Next Big Things: Tech to watch

Keep your eye on this emerging technology, from Google glasses to 3D printing to TV apps that revitalize old-school hip-hop.

Seeing through Google-coloured glasses

Google’s Project Glass, which puts all your smartphone and computer capabilities onto Terminator-esque eyewear, is the talk of the tech world, while companies like Oakley have already developed similar goggles for the sports world, tracking niche things like snowboarding stats. So how can brands capitalize on this (literally) in-your-face technology without becoming background clutter? Here are our top three possible uses:

1) Dominique Trudeau, ECD, Taxi Montreal, says brands could easily embed a watermark or signature into products, so that when viewed with the glasses, it could offer product information and make ordering via eyewear easy. Just tell your glasses to do the ordering for you.

2) Capital C CEO Tony Chapman says there is an opportunity to delve deep into a product’s backstory, nutritional information or functional uses that retailers and CPG companies should consider for future in-store marketing plans.

3) Steve Di Lorenzo, senior CD at digital agency Blast Radius (half jokingly) predicts bank tellers in the future will wear Google glasses, recognizing customers as they enter, pulling up banking information and allowing banks to create uber-personalized customer service. (Ed. note: Not creepy at all!) – By Megan Haynes

Printing a new branded possibility

Be prepared for 3D printing to make waves in marketing circles, says Joe Dee, chief technology officer, Tribal DDB. The tech spits out more than just words on a page, creating three-dimensional objects by layering plastic, cloth and metal in specified patterns. It originally began as a way of making prototypes and models, but the technology is becoming cheaper, and with certain printers selling for $1,200, it’s now in consumer price range. And that’s something marketers should be on the lookout for, as these printers have successfully created shoes, jewellery and even a functioning Stradivarius violin. If people can print their clothes at home, how will brands adapt? Dee says companies may start selling patterns to be printed rather than items themselves while others may fight against 3D printing by creating one-of-a-kind pieces that can’t be replicated. – By Megan Haynes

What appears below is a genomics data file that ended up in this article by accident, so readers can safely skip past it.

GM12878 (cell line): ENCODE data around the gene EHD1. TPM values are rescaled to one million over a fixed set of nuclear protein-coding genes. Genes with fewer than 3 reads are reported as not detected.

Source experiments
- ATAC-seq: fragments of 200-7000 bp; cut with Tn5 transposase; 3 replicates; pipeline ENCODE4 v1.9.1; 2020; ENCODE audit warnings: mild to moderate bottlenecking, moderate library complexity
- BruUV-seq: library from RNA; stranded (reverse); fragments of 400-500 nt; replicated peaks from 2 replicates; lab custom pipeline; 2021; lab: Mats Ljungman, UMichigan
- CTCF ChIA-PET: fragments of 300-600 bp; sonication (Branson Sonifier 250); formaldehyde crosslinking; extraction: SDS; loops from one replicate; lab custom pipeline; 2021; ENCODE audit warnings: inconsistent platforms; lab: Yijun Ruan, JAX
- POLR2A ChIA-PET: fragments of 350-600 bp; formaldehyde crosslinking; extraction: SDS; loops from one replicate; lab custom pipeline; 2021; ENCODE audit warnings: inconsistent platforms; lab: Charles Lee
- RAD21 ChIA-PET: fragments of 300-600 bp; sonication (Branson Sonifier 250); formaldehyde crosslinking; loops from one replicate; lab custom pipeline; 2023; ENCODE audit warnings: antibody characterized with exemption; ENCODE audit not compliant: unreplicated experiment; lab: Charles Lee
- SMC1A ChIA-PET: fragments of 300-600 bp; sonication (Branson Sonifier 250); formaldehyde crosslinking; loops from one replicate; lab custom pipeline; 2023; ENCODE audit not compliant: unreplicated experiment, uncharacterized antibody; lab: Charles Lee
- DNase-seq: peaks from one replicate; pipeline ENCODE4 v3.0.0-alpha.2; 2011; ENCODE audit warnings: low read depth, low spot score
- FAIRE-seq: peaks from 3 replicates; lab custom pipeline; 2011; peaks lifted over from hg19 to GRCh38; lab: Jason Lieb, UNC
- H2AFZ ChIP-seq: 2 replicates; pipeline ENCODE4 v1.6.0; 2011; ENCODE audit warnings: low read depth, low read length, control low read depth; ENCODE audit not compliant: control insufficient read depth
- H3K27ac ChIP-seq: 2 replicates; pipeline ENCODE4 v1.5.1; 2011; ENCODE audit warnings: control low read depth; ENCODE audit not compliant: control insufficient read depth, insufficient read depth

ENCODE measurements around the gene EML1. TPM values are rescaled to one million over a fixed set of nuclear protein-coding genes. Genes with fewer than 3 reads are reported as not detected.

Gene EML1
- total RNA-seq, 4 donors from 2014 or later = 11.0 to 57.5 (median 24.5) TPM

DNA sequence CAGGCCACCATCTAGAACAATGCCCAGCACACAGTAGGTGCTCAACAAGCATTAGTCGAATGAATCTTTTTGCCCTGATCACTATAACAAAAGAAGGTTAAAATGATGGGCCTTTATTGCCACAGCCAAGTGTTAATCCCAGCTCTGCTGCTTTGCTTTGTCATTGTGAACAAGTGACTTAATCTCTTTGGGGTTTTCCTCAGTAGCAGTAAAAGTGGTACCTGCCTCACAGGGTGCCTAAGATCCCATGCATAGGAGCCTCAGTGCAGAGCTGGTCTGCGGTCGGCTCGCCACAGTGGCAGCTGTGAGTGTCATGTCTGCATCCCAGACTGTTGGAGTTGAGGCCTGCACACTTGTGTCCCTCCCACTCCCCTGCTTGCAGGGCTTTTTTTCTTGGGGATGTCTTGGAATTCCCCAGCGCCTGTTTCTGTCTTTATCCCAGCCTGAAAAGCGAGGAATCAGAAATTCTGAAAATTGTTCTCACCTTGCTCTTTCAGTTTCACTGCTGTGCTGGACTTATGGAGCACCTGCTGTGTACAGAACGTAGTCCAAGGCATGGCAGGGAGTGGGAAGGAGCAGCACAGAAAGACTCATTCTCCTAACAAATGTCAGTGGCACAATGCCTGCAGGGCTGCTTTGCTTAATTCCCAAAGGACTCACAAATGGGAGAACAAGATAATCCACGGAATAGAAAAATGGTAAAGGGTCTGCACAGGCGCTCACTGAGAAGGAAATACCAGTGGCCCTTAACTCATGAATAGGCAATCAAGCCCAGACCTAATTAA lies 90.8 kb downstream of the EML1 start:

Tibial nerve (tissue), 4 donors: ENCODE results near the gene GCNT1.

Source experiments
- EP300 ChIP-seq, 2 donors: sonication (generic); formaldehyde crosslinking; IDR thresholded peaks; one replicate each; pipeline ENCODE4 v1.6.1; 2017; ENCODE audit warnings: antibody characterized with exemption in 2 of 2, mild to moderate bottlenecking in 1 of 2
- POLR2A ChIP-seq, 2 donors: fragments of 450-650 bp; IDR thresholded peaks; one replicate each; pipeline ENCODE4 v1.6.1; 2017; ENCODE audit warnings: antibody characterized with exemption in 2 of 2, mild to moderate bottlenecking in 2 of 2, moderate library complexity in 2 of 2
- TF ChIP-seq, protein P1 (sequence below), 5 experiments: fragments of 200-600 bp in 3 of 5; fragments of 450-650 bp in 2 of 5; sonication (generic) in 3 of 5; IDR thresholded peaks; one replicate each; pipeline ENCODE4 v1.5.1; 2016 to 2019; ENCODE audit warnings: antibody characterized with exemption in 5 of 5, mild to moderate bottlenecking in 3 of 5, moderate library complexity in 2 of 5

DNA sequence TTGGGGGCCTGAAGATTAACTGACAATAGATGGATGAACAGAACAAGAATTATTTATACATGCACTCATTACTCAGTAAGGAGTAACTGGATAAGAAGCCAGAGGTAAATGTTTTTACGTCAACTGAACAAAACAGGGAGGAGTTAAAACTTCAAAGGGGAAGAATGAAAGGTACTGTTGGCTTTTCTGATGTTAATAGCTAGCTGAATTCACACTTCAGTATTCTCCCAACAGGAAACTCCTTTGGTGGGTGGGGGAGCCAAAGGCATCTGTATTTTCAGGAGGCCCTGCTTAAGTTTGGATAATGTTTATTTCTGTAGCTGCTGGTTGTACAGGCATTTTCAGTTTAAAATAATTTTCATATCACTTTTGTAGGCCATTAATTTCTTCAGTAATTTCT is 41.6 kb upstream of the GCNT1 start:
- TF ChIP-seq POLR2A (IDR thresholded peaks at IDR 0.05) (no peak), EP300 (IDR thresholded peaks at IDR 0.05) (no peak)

Old-school hip-hop meets new school technology

Twenty years ago, Naughty By Nature rapped its way to the forefront of American hip-hop’s eventual domination of the global music charts. Spin magazine called its massive hit “O.P.P.” one of the best 20 singles of the 1990s.

But that was then. Having last recorded with a major label in the mid-’90s, the musical pioneers are forging a new path: they will soon be one of the first bands with their own app on Google TV. No longer backed by the marketing muscle of a major label, the group re-recorded its biggest hits to gain licensing control of the music and teamed up with Toronto-based application developer Bnotions to build out not only the technology, but an overarching strategy to promote the brand.

“It helps our core fans who grew up with us in the ’90s find us virally,” says band member Vinnie Brown. “As well, it gives us the platform to go where the young kids are.”

Bnotions’ Paul Crowe says Google TV apps differ from the “cookie-cutter” mobile ones usually created for bands that function as sales channels. Apps for smart TVs are meant to be viewed on big screens, providing an immersive experience. When the app goes live later this year, users will be able to purchase Naughty By Nature’s music or merchandise, view and exchange photos or watch exclusive content produced by the band on its Naughty TV channel. It has already spawned sponsorship opportunities: one video shows Brown using the pen from Samsung’s Galaxy Note device to sign “digital autographs” on backstage pictures tweeted to him by fans after a show in Australia. - By Grant Surridge